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J.D. Salinger’s Legacy Lives On

New cover design by UK publisher Hamish Hamilton

New cover design by UK publisher Hamish Hamilton.

Beloved, yet reclusive, author J.D. Salinger passed away on Wednesday at the age of 91. Though he had not published new material or made public appearances in decades, he was still considered an icon of American literature. Salinger published just four books between the years of 1951 and 1963: The Catcher in the Rye, Nine Stories, Franny and Zooey and Raise High the Roof Beam, Carpenters and Seymour: An Introduction, and published his last short story in 1965. His first (and only) full length novel, The Catcher in the Rye, shot him to fame and forced him into the limelight he would soon come to abhor. With 16-year-old Holden Caulfield’s angry and honest narration, The Catcher in the Rye, stuck a chord with young people around the world, and inspired generations. The Guardian credits him with “inventing the 20th-century teenager”.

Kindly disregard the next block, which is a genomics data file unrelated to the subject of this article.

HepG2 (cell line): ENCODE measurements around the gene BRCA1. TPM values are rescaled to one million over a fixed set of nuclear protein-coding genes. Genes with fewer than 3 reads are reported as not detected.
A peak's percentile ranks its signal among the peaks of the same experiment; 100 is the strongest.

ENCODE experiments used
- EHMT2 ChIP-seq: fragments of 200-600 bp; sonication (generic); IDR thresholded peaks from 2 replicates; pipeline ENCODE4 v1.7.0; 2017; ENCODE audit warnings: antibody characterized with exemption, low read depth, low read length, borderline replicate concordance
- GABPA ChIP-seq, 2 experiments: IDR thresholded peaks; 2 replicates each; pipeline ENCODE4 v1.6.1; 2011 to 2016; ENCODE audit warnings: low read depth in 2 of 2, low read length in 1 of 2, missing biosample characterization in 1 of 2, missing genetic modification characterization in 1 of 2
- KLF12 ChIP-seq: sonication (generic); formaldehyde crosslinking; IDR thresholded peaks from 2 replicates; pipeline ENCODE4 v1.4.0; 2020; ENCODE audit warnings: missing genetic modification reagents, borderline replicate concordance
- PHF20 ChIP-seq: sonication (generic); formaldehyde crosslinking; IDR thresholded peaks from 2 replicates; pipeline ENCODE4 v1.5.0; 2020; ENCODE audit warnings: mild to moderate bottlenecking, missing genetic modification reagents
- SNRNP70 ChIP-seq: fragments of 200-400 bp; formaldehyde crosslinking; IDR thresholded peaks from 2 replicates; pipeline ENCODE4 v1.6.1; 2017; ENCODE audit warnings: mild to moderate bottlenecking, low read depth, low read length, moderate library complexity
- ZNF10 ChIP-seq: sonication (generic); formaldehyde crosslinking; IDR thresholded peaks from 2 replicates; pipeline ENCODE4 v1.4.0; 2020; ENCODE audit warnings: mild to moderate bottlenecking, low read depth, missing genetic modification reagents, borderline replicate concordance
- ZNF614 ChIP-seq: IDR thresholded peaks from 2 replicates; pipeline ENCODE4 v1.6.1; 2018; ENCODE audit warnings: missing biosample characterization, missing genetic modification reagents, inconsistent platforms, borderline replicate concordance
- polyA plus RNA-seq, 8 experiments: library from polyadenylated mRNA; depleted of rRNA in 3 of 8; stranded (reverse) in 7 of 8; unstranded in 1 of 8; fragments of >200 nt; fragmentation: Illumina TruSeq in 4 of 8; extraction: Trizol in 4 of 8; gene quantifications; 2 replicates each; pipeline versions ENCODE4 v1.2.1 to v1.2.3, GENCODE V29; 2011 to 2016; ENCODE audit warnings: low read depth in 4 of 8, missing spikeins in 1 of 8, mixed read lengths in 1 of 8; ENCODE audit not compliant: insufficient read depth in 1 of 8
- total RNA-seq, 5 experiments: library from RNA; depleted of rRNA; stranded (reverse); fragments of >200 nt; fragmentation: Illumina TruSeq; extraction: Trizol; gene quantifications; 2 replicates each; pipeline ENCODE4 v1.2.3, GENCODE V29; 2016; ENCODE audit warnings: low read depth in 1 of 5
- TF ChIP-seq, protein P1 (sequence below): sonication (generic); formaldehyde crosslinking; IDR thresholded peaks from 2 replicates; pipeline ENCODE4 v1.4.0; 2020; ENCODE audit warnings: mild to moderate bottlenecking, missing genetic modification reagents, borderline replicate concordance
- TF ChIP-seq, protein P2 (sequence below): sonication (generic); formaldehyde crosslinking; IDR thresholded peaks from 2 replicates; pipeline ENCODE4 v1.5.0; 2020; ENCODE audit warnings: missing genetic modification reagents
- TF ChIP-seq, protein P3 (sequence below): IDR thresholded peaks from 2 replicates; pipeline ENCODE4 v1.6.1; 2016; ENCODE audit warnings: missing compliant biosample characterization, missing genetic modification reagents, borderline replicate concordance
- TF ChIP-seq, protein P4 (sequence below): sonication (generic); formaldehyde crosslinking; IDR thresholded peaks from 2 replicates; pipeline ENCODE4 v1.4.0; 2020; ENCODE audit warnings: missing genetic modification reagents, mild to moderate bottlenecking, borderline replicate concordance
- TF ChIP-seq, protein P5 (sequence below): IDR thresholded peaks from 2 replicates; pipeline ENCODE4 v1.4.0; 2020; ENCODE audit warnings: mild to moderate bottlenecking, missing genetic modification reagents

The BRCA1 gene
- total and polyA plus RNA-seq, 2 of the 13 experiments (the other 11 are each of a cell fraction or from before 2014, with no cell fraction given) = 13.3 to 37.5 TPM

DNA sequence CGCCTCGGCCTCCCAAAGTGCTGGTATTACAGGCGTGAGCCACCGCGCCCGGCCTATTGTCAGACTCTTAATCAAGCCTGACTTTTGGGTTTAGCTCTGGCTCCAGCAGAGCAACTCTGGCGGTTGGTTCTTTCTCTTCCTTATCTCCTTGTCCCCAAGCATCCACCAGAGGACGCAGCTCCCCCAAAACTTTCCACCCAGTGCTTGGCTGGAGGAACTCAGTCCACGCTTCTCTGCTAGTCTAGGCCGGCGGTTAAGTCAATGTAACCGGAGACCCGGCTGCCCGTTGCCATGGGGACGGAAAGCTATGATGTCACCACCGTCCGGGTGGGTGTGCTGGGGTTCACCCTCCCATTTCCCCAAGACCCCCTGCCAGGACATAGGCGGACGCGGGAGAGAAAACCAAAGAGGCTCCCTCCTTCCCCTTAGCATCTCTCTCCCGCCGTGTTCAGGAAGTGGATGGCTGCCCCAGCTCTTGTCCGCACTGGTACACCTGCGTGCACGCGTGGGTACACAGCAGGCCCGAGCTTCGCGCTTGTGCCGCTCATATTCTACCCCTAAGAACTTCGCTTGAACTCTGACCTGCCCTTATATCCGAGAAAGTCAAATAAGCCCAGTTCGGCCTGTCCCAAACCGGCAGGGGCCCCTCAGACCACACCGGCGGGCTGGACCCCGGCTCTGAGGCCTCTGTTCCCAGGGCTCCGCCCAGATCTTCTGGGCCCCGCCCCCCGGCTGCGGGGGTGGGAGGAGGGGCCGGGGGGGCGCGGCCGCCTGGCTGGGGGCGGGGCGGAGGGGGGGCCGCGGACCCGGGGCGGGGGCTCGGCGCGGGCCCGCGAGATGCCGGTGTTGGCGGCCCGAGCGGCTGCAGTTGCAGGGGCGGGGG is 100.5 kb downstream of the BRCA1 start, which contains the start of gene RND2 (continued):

Through his short stories, Salinger also painted a poignant portrait of the Glass family. The author wove threads of his own life into these characters, making them all the more three dimensional. Salinger joined the U.S. Army in 1942 and fought in the D-Day attack on Normandy and the Battle of the Bulge. The stress of combat caused him to be hospitalized in 1945 for a nervous breakdown. Salinger drew on this real-life trauma to write A Perfect Day for Bananafish, which centers on Seymour Glass, plagued with post-traumatic stress after returning home from the war.

The author spent the last decades of his life living in seclusion at his home in Cornish, New Hampshire. His rare public appearances were usually in a courtroom; he filed several lawsuits to defend and protect his work. Though he stopped publishing, he was rumored to have continued to write. Entertainment Weekly quotes a rare interview with Salinger in 1974: “There’s a marvelous peace in not publishing,” he said. “Publishing is a terrible invasion of privacy …. I love to write. But I write just for myself and my own pleasure.” Perhaps, he still has a few more stories left to tell. The tales that he has already given the world remain hugely poplar. Before his death, Salinger worked with his UK publisher, Hamish Hamilton, to design new book jackets for the re-issues of all his books. They are due in stores next month.

Read CNN.com article
Read The Guardian obituary

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